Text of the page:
The “Book of Rites” is a Chinese encyclopedia from the first century which we should all take a look at. It’s part of the Confucian canon and addresses ceremonial and social topics, but above all, it deals with aspects of human nature. If we reference this book, it’s because it also explains what emotions are. Even more, the basic emotions are described in this work: joy, anger, sadness, fear, love, and repulsion.

In the 19th century, William James and Danish scientist Carl Lange explained that emotions depend on two factors: the physical changes which happen in our organism when faced with a stimulus and the subsequent interpretation we make about them.

“When I say ‘manage emotions’, I only mean the really distressing, incapacitating emotions. Feeling emotions is what makes life rich.”
-Daniel Goleman-

The Schacter-Singer model

Let’s go to the 60s now, to the prestigious Yale University, to meet two scientists: Stanley Schacter and Jerome Singer. They both further polished the existing theories about emotions. They also shaped their own well-known and interesting model.

Schachter and Singer taught us that emotions can indeed appear when interpreting the peripheral physiological responses of our body, as was explained by William James and Carl Lange. However, and here comes the novelty, they can also occur as a result of a cognitive assessment. This means that our thoughts and cognitions can also trigger an organic response and the posterior release of neurotransmitters which will activate a certain emotion and an associated response.

Paul Ekman, pioneer in the study of emotions

If we want to know what emotions are, it’s almost mandatory to go through the work of Paul Ekman. When this psychologist from the University of San Francisco began his studies on this topic, he believed that emotions had a cultural origin. This belief was shared by most of the scientific community.

However, after more than 40 years of studies and analyses which involved a great part of the world’s cultures, he concluded something which Darwin had already stated in his time. Basic emotions are innate and a result of our evolution. In this sense, and within his theory, Ekman established that human beings are defined by a set of basic and universal emotions:

  • Joy
  • Anger
  • Fear
  • Disgust
  • Surprise
  • Sadness

Later on, at the end of the 1990s, he expanded this list after studying facial expressions more deeply:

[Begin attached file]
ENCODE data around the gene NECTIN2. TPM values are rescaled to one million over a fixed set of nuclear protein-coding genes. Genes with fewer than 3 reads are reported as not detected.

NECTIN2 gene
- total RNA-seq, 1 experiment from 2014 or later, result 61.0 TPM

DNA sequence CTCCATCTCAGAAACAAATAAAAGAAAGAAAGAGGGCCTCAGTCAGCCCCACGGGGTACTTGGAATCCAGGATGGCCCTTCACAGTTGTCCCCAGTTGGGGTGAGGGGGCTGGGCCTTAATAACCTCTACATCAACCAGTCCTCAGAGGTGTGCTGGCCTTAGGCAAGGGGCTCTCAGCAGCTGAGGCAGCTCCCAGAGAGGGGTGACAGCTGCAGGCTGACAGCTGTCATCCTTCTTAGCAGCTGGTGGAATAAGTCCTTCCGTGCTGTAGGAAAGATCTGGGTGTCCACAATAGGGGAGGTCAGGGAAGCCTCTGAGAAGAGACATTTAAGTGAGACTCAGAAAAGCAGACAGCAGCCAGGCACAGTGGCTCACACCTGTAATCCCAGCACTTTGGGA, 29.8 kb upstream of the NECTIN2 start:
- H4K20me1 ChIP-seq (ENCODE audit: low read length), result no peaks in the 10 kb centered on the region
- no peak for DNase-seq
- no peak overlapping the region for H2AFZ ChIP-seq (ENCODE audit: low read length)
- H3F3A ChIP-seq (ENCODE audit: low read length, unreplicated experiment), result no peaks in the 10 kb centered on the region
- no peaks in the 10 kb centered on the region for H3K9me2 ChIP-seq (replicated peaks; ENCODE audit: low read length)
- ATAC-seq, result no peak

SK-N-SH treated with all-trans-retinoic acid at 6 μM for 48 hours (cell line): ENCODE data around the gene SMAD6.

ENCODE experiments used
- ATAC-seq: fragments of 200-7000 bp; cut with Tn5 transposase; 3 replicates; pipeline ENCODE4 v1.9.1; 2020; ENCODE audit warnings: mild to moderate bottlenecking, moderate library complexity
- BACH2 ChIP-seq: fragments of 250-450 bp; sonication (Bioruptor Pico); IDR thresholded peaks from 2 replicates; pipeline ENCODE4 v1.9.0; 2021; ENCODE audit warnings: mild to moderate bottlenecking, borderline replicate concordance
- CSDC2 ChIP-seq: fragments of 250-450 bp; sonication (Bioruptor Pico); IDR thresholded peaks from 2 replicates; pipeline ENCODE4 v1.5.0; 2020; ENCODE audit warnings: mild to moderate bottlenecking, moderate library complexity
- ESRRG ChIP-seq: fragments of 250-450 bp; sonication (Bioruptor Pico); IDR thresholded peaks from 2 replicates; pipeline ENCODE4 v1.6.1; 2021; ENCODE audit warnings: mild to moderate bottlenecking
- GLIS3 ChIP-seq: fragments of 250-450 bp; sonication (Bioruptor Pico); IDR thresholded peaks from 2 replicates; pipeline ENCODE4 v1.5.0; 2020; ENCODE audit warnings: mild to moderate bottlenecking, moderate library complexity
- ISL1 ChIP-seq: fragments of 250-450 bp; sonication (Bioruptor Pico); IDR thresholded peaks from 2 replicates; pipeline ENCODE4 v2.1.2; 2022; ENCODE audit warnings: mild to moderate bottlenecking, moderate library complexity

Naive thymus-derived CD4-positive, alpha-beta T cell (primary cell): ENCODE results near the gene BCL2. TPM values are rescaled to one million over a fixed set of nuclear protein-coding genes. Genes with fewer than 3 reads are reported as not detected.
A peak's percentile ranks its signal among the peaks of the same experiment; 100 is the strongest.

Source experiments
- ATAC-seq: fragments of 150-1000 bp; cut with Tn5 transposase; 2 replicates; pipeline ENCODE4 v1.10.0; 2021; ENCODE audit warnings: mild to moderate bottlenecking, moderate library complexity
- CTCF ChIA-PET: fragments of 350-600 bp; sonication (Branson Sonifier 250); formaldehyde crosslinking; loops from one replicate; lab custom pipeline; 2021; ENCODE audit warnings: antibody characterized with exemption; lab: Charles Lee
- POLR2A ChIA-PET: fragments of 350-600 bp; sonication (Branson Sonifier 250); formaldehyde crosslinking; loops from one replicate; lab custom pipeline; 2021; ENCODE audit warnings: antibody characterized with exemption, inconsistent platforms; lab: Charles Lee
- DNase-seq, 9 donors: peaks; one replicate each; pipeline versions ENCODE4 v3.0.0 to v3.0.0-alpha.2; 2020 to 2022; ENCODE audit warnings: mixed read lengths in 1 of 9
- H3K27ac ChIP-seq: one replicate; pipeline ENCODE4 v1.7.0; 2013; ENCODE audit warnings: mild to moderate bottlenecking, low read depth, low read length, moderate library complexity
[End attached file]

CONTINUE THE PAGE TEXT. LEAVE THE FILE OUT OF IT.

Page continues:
• Guilt
  • Embarrassment
  • Contempt
  • Complacency
  • Enthusiasm
  • Pride
  • Pleasure
  • Fear
  • Disgust or repulsion
  • Satisfaction
  • Surprise
  • Shame

The Wheel of Emotions, by Robert Plutchik

Robert Plutchik’s theory explains what emotions are from a more evolutionist point of view. This physician and psychologist provides us with an interesting model in which 8 basic emotions are well-identified and differentiated. All of these emotions have guaranteed our survival throughout our evolutionary process. We would have to add to these other secondary and even tertiary emotions, which we have developed over time to adapt much better to our surroundings.

This whole interesting approach gives shape to what is already known as “Plutchik’s Wheel of Emotions”. In it, we can appreciate how emotions vary in degree as well as in intensity. Thus, and as an example, it’s interesting to remember that anger is less intense than fury. Understanding this will help us regulate our behavior a little bit better.

How to achieve emotional well-being

At this point, there is one aspect to take into consideration. It’s not enough to know what emotions are. It’s not enough to know which neurotransmitter is behind each emotional state, each physiological reaction, or each sensation. That’s like having an instruction manual about a machine, but not knowing how to really use it in your favor.

It’s essential to transform our theoretical knowledge into practical knowledge. Also, it’s just as important to manage our emotional universe to promote our well-being, to improve the quality of our relationships, productivity, and creativity. Basically, to improve our quality of life.

If, as Darwin stated, the ultimate goal of our emotions is to facilitate adaptation, survival, and coexistence, then let’s learn how to make them our own without fearing, hiding, or disguising them.

All cited sources were thoroughly reviewed by our team to ensure their quality, reliability, currency, and validity. The bibliography of this article was considered reliable and of academic or scientific accuracy.

This text is provided for informational purposes only and does not replace consultation with a professional. If in doubt, consult your specialist.